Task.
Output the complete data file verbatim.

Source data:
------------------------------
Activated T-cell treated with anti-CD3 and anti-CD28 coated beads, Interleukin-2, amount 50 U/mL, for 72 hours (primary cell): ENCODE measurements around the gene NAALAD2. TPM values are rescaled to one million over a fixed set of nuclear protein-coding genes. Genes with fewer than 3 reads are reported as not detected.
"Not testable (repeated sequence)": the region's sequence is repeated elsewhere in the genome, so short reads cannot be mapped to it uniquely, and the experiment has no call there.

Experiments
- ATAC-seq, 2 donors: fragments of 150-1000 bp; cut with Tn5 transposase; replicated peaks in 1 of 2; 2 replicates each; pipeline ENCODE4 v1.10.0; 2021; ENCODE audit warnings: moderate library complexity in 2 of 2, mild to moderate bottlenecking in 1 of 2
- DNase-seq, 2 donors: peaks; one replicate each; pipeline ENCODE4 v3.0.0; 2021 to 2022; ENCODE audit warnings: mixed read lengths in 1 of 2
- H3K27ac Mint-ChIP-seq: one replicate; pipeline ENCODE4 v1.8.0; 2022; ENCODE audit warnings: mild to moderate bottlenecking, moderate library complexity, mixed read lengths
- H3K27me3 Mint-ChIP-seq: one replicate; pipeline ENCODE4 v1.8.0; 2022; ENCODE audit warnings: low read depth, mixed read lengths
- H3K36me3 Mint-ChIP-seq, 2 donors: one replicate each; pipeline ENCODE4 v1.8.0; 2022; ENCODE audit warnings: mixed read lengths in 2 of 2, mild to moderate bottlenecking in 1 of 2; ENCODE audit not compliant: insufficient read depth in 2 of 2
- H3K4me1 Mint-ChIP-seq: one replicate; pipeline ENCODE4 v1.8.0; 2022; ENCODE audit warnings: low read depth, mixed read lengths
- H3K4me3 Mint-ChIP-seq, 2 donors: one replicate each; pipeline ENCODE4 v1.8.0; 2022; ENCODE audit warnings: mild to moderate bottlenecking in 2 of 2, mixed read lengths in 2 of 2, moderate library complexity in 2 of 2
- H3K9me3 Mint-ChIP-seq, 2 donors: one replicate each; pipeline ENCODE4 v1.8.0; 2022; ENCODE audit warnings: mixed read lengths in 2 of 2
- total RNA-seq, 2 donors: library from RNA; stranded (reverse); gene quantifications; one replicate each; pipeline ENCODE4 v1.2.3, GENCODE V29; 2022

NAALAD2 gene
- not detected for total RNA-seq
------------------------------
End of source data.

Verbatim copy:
Activated T-cell treated with anti-CD3 and anti-CD28 coated beads, Interleukin-2, amount 50 U/mL, for 72 hours (primary cell): ENCODE measurements around the gene NAALAD2. TPM values are rescaled to one million over a fixed set of nuclear protein-coding genes. Genes with fewer than 3 reads are reported as not detected.
"Not testable (repeated sequence)": the region's sequence is repeated elsewhere in the genome, so short reads cannot be mapped to it uniquely, and the experiment has no call there.

Experiments
- ATAC-seq, 2 donors: fragments of 150-1000 bp; cut with Tn5 transposase; replicated peaks in 1 of 2; 2 replicates each; pipeline ENCODE4 v1.10.0; 2021; ENCODE audit warnings: moderate library complexity in 2 of 2, mild to moderate bottlenecking in 1 of 2
- DNase-seq, 2 donors: peaks; one replicate each; pipeline ENCODE4 v3.0.0; 2021 to 2022; ENCODE audit warnings: mixed read lengths in 1 of 2
- H3K27ac Mint-ChIP-seq: one replicate; pipeline ENCODE4 v1.8.0; 2022; ENCODE audit warnings: mild to moderate bottlenecking, moderate library complexity, mixed read lengths
- H3K27me3 Mint-ChIP-seq: one replicate; pipeline ENCODE4 v1.8.0; 2022; ENCODE audit warnings: low read depth, mixed read lengths
- H3K36me3 Mint-ChIP-seq, 2 donors: one replicate each; pipeline ENCODE4 v1.8.0; 2022; ENCODE audit warnings: mixed read lengths in 2 of 2, mild to moderate bottlenecking in 1 of 2; ENCODE audit not compliant: insufficient read depth in 2 of 2
- H3K4me1 Mint-ChIP-seq: one replicate; pipeline ENCODE4 v1.8.0; 2022; ENCODE audit warnings: low read depth, mixed read lengths
- H3K4me3 Mint-ChIP-seq, 2 donors: one replicate each; pipeline ENCODE4 v1.8.0; 2022; ENCODE audit warnings: mild to moderate bottlenecking in 2 of 2, mixed read lengths in 2 of 2, moderate library complexity in 2 of 2
- H3K9me3 Mint-ChIP-seq, 2 donors: one replicate each; pipeline ENCODE4 v1.8.0; 2022; ENCODE audit warnings: mixed read lengths in 2 of 2
- total RNA-seq, 2 donors: library from RNA; stranded (reverse); gene quantifications; one replicate each; pipeline ENCODE4 v1.2.3, GENCODE V29; 2022

NAALAD2 gene
- not detected for total RNA-seq